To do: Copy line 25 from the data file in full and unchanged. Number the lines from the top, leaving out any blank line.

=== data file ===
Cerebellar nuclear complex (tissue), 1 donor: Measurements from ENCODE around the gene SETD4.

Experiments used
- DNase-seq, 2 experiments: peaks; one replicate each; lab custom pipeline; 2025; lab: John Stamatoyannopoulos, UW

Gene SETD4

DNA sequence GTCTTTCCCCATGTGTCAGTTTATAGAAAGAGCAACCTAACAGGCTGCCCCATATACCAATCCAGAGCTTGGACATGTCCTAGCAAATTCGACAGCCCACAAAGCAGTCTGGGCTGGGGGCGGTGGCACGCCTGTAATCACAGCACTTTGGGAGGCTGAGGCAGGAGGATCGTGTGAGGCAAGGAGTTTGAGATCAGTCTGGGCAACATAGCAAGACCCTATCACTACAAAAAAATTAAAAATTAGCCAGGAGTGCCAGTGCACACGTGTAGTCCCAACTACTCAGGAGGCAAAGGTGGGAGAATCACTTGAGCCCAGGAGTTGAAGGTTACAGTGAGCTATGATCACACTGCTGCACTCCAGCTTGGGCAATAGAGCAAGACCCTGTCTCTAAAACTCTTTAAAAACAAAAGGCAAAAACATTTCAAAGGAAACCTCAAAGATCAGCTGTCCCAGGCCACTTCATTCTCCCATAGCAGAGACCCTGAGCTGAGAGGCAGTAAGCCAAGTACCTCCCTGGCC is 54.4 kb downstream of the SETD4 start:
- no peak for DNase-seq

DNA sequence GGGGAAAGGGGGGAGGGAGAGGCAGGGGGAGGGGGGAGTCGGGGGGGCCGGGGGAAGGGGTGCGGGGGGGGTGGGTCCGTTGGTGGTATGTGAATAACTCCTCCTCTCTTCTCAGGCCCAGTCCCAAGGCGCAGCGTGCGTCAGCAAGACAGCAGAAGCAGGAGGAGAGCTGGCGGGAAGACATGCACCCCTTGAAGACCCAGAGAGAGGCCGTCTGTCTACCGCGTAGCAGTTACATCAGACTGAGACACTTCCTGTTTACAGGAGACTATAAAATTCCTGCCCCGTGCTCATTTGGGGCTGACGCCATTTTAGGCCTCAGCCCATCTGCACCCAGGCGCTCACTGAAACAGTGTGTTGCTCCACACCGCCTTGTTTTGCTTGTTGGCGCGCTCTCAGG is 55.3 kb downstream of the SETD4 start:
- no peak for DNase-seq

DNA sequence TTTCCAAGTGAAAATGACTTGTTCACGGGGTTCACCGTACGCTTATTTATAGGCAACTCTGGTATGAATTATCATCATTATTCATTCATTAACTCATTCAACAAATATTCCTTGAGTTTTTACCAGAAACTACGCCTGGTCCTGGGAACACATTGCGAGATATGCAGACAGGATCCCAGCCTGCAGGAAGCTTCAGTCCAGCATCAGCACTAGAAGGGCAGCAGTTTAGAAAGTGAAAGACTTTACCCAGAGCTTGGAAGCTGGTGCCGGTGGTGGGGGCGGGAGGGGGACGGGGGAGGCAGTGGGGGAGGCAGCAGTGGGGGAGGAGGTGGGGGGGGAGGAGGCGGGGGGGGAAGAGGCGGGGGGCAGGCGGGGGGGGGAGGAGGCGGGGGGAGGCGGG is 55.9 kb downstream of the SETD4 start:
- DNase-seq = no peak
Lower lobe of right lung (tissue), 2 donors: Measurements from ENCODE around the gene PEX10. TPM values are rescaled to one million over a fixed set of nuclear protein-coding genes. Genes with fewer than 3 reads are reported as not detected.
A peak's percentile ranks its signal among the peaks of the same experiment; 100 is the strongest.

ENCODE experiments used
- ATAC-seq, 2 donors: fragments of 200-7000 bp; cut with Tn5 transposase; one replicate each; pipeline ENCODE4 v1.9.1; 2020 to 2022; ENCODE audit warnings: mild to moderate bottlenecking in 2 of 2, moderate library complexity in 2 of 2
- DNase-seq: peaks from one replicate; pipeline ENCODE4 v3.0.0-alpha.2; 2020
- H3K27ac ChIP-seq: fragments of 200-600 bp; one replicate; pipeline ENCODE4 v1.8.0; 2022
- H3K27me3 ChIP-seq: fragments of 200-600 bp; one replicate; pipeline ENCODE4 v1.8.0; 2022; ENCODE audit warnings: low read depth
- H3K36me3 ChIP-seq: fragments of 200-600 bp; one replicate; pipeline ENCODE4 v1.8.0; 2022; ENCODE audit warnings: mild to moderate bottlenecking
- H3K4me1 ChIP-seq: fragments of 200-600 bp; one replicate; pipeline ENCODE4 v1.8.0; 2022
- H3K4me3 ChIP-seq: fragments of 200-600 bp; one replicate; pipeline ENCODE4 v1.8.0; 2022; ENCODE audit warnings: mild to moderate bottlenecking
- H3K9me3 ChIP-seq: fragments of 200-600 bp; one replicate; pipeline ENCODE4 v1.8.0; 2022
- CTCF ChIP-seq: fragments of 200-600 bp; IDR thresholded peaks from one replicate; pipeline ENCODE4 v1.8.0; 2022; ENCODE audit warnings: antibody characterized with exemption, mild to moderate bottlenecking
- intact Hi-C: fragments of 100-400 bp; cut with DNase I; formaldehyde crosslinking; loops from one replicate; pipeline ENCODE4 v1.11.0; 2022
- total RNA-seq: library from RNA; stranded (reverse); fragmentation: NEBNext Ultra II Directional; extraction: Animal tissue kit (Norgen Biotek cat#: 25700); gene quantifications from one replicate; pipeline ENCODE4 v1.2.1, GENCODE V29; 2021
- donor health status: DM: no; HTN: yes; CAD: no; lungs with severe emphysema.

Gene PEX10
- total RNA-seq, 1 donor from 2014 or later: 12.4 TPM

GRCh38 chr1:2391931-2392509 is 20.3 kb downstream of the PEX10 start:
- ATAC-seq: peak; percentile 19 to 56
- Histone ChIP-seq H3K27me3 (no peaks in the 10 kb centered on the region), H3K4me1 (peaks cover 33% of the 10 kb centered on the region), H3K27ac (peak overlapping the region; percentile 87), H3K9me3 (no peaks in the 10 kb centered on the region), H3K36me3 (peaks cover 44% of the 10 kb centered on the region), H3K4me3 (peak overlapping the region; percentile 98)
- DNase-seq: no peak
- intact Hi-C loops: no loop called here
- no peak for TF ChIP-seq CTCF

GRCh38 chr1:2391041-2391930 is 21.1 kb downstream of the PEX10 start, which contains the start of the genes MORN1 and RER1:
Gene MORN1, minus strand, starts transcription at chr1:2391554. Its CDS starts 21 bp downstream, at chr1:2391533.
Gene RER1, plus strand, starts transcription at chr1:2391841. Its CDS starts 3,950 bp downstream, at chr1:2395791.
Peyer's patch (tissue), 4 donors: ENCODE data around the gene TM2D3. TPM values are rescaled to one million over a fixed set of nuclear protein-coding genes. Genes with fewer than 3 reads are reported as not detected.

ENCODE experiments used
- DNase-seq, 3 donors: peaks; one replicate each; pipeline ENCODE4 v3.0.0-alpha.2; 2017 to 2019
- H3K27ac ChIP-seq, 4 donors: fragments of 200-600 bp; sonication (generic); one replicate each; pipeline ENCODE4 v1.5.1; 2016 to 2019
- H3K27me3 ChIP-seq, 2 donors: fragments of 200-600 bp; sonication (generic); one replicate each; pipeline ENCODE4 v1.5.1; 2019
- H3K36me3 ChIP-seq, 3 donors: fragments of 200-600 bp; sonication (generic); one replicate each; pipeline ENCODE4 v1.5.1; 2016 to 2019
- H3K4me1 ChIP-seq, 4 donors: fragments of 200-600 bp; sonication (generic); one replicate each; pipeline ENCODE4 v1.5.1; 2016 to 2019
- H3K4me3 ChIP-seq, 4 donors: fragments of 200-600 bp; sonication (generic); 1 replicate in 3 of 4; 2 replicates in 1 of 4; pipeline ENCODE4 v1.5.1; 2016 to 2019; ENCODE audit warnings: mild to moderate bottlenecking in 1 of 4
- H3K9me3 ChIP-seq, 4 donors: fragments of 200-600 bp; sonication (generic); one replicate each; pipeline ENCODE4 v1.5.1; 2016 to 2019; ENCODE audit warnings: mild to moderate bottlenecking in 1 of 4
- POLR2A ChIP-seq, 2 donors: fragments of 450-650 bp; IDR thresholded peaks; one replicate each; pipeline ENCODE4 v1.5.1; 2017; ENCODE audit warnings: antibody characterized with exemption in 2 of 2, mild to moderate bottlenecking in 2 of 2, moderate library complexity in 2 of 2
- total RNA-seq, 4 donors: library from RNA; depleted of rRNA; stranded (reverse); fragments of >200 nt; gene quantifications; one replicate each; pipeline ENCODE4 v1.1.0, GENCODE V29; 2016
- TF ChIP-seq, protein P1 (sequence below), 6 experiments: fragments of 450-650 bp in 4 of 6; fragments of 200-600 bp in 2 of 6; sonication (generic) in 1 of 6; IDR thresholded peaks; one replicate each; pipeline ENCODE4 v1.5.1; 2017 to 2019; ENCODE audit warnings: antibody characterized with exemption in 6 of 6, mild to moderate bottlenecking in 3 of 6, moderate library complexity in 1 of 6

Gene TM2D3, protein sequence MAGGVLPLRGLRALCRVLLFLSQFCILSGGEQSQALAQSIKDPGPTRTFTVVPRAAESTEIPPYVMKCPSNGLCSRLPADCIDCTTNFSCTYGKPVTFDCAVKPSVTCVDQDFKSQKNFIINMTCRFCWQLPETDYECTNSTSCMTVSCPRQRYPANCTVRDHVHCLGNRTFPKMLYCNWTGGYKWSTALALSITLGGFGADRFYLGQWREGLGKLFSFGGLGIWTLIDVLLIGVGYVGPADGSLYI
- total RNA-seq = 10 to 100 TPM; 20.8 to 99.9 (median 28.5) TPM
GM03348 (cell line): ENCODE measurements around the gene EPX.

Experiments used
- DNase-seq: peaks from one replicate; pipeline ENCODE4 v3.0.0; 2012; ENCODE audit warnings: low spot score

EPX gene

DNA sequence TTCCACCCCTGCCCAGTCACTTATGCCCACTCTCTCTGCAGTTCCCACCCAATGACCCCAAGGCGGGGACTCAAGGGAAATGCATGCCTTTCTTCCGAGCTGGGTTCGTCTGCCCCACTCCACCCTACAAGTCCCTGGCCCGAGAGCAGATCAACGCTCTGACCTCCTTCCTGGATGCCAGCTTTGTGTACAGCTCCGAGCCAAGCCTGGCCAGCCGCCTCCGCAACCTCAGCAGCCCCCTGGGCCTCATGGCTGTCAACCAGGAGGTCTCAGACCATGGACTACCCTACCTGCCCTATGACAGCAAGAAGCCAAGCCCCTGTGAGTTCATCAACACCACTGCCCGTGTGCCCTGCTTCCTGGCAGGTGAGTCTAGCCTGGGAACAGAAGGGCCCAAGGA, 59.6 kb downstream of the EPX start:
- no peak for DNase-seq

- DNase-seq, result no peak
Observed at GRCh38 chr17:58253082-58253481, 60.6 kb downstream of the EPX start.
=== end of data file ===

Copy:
- donor health status: DM: no; HTN: yes; CAD: no; lungs with severe emphysema.